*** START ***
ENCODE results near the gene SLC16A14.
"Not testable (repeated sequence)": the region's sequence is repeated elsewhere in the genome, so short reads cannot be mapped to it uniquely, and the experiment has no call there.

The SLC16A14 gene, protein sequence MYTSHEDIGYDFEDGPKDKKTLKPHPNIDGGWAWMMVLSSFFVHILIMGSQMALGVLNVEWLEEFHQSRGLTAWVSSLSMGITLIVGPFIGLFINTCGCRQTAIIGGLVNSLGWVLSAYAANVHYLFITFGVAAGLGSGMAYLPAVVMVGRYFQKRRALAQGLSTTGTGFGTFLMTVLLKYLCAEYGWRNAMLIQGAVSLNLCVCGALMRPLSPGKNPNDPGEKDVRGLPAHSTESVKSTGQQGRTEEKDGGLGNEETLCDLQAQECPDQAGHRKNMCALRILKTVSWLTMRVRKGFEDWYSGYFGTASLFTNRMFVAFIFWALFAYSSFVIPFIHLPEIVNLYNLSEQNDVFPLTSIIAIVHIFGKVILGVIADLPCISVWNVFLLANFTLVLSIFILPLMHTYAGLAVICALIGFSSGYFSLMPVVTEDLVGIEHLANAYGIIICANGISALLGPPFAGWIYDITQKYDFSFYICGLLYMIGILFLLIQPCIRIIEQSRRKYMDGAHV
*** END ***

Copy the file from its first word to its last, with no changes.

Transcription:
ENCODE results near the gene SLC16A14.
"Not testable (repeated sequence)": the region's sequence is repeated elsewhere in the genome, so short reads cannot be mapped to it uniquely, and the experiment has no call there.

The SLC16A14 gene, protein sequence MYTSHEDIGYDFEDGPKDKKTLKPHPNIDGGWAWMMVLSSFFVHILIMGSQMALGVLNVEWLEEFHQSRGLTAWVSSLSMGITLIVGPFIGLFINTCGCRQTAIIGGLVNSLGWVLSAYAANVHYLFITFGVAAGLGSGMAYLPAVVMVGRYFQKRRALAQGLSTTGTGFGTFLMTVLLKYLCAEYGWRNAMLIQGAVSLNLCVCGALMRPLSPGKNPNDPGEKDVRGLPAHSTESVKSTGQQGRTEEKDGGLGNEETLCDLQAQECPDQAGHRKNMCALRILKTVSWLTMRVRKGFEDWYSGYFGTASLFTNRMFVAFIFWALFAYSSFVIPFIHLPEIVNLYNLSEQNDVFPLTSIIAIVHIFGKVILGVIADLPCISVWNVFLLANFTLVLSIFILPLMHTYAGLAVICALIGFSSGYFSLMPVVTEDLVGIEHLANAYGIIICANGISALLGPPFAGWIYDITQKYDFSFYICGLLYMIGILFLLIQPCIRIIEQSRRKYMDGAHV